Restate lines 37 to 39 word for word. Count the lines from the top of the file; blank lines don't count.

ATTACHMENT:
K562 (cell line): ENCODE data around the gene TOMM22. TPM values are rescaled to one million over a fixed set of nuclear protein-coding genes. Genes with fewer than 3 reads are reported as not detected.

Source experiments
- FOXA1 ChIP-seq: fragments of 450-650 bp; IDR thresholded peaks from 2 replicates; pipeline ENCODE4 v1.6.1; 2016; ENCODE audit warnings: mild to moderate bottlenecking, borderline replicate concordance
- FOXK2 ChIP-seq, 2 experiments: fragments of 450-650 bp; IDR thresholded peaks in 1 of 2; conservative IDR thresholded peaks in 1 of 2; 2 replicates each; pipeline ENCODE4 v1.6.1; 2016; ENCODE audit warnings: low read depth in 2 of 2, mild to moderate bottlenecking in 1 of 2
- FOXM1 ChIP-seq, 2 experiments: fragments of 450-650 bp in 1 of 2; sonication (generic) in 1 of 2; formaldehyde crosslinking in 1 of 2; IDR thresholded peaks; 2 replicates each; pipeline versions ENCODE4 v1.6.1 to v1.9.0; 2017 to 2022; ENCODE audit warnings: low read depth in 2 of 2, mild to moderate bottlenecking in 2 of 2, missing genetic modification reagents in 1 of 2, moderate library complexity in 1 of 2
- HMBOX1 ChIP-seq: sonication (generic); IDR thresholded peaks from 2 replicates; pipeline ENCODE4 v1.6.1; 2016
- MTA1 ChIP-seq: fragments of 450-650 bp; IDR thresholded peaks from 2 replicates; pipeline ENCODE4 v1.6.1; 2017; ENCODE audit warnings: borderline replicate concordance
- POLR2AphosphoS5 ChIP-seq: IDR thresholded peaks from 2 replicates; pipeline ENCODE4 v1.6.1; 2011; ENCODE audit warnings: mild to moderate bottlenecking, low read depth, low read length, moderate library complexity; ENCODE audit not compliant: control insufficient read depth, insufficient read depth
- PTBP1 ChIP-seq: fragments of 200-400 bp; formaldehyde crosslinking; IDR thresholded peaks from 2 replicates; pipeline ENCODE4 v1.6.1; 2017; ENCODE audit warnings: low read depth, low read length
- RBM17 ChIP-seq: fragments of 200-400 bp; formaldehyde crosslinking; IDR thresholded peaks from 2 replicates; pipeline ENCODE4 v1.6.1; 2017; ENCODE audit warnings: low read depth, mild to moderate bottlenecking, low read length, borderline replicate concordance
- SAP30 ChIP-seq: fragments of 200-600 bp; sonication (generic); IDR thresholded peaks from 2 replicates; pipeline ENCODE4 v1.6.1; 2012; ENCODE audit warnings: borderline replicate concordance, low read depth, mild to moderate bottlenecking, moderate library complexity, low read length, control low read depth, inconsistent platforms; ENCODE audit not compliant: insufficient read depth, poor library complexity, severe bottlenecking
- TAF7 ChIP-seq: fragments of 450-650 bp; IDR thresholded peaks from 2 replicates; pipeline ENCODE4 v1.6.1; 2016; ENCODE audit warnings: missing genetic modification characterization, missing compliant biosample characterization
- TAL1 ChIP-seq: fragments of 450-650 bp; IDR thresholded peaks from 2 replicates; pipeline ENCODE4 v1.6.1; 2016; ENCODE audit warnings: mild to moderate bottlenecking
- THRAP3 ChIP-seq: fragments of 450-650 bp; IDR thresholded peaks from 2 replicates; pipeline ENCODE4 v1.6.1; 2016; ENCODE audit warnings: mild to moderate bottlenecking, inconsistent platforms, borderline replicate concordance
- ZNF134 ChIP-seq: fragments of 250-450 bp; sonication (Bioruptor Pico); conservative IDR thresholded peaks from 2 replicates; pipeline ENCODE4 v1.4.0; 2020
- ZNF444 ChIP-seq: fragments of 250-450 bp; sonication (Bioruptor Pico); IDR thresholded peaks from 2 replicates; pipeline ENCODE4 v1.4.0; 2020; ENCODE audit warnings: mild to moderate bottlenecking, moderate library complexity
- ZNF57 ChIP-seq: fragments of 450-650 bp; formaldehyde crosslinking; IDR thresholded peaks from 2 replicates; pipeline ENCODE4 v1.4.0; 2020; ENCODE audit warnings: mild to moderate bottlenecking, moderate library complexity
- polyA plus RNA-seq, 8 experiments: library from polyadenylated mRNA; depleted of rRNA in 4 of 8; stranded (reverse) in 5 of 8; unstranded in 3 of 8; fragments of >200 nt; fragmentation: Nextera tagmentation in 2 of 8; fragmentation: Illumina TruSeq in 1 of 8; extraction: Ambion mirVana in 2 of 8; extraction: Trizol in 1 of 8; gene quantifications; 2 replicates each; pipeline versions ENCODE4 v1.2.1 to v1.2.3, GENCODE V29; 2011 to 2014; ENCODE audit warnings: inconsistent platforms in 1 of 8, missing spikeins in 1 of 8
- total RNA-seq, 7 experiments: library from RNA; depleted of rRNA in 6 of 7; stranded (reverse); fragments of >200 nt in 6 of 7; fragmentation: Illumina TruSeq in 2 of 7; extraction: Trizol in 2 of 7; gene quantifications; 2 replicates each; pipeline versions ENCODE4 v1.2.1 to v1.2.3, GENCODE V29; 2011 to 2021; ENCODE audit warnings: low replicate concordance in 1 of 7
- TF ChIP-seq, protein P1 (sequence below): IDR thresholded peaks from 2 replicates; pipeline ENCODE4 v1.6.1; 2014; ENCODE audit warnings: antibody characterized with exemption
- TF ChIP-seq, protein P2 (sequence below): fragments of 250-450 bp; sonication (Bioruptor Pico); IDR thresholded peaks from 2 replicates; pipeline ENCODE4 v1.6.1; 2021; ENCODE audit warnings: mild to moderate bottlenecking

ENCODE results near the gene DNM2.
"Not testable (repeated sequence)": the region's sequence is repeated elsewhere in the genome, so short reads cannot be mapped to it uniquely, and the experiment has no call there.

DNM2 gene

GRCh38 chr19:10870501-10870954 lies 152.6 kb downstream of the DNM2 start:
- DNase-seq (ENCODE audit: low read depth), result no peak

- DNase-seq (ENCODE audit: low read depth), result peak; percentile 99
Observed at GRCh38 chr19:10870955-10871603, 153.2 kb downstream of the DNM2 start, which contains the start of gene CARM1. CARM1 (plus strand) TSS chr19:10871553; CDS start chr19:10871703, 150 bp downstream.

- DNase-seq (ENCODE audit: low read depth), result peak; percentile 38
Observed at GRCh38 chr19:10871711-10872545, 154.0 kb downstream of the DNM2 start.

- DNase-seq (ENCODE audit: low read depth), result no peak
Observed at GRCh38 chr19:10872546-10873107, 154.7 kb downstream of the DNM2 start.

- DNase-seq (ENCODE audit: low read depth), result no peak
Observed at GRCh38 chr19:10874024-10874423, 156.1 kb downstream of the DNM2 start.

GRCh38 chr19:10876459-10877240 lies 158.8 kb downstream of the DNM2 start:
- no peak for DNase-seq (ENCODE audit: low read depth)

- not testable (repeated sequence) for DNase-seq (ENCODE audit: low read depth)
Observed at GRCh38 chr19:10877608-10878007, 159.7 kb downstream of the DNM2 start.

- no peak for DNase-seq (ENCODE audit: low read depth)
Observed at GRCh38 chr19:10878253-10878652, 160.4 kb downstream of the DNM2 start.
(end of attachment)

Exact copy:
- not testable (repeated sequence) for DNase-seq (ENCODE audit: low read depth)
Observed at GRCh38 chr19:10877608-10878007, 159.7 kb downstream of the DNM2 start.

- no peak for DNase-seq (ENCODE audit: low read depth)